Photographing the Sun

Discussion in 'Beyond the Basics' started by boblalux, May 17, 2009.

  1. boblalux

    boblalux TPF Noob!

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    I wish to photograph the Sun. Can I do this by reducing the strength of the lighting by using 2 semi-crossed polaroid filters?
     
  2. KmH

    KmH Helping photographers learn to fish Supporting Member

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    Do you just want a blob of light or do you want some detail like sunspots?
     
  3. Josh66

    Josh66 Been spending a lot of time on here!

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    I'm interested in this too...

    I have a pair of solar binoculars (Coronado BinoMite II), I'd like to find the filter they have on them (white light solar filter, pretty much looks like a mirror; I'd also be interested in other solar filters too, Hα maybe) for my lenses. No luck so far.

    Something like this, but for a camera lens.
     
    Last edited: May 17, 2009
  4. dxqcanada

    dxqcanada Been spending a lot of time on here!

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  5. Battou

    Battou No longer a newbie, moving up!

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    I'd send a E-mail to Hoya offering it as a suggestion if they can not be found.
     
  6. Josh66

    Josh66 Been spending a lot of time on here!

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    Thanks for the link. Now that I know the part number to look for, maybe I can find one.

    Not a bad idea, but I wonder how large of a market there would be for this? They might not see enough money in it to start production...
     
  7. Battou

    Battou No longer a newbie, moving up!

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    That is a destienct possibility but, if no one shows an interest in something like that to beginwith the odds of it ever happining drop dramatically.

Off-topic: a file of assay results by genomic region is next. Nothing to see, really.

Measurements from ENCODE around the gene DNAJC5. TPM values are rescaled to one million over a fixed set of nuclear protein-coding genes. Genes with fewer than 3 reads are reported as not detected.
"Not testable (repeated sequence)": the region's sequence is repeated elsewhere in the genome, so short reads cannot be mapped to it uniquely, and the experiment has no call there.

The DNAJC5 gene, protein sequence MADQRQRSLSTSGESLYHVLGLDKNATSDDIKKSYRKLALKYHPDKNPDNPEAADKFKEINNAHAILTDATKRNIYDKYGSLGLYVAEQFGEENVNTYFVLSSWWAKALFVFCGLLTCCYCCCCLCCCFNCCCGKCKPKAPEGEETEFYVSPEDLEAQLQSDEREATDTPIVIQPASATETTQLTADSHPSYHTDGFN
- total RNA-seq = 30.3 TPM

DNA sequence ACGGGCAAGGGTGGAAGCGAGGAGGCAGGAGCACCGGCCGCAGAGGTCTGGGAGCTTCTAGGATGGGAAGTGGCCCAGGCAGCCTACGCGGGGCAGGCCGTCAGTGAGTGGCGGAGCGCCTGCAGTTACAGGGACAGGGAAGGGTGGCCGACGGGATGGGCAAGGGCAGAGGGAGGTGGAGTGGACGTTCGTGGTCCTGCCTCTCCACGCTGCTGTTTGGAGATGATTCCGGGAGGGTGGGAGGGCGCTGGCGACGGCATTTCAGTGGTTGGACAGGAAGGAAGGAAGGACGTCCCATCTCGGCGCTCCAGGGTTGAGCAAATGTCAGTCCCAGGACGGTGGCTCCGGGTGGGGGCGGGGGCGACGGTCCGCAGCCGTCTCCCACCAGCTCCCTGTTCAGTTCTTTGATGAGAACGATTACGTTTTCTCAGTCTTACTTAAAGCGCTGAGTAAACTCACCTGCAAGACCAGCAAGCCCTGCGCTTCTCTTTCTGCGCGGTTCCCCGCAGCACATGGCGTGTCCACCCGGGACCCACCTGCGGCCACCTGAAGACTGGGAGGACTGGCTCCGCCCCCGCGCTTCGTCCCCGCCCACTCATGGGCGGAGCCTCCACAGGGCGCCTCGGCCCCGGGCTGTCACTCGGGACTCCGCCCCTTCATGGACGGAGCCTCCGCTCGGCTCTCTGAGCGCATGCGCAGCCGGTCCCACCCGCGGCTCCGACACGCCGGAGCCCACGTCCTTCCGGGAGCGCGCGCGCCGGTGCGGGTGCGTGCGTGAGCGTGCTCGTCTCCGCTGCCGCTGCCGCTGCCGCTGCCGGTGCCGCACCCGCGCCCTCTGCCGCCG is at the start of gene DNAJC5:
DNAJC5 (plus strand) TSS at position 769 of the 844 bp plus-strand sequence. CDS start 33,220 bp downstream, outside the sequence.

8. KmH

    KmH Helping photographers learn to fish Supporting Member

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    Solar filters for telescopes are pretty specialized. You can get them so they transmit very specific wavelengths of light like just the hydrogen-alpha line.

    But that is to see details of specific parts of the Suns upper atmosphere.

    If I want an image of the current sunspot activity I just project an image of the Sun onto a dark background through a pinhole and photograph that.

    By adjusting the pinhole to background distance I can control the size of the Suns image. That's essentially what they do at the McMath Solar Telescope on Kitt Peak. Their projected image is 3 feet across though.
     
  9. LarryD

    LarryD TPF Noob!

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    There are plenty of good quality welders glass available to shoot through..
     
  10. Dwig

    Dwig TPF Noob!

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    This isn't something a beginner could pull of, but it is something to strive towards:

    The Online Photographer: Sic Transit

    the post contains a link to a source for the appropriate filters.
     
  11. Joves

    Joves No longer a newbie, moving up!

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    Thousnad Oaks is the best out there. I took this shot with my Coolpix 995 a few year agot through my telescope using a Thousands Oaks filter. Taken during an eclipse and I was luck to even get that shot that day because, the wind was bad as usual in Flagstaff.
    [​IMG]
     
  12. astrostu

    astrostu I shoot for the stars

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    I have a Thousand Oaks filter, too.
     
  13. Josh66

    Josh66 Been spending a lot of time on here!

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    Joves, what focal length telescope was that taken with?
    (Just trying to get an idea what I could expect from my telescope.)

    The moon is roughly the same apparent size as the sun in the sky, right? Would it be safe to assume that the level of magnification I would get with the sun would be similar to photographing the moon with my telescope?
     
  14. astrostu

    astrostu I shoot for the stars

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    Yes.
     
  15. Garbz

    Garbz No longer a newbie, moving up!

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    Short answer: Don't!

    Solar filters are very specific for a reason, much of what is emitted by the sun which is capable of damaging eyes is not in the visible spectrum. Polarisers are spectrally variant. The ones for photography do a great job for the visible spectrum but there is little data to how it handles infrared or UV light. This means when you look through them your pupils may dilate while not realising the very thing that could cause blindness has not been reduced. There have been plenty of cases of people going blind looking at solar eclipses by using photographic ND filters, or looking through floppy discs or that sort of thing.

    Do yourself a favour and get or build a solar filter, don't risk your eyesight.

    The camera should be fine.
     

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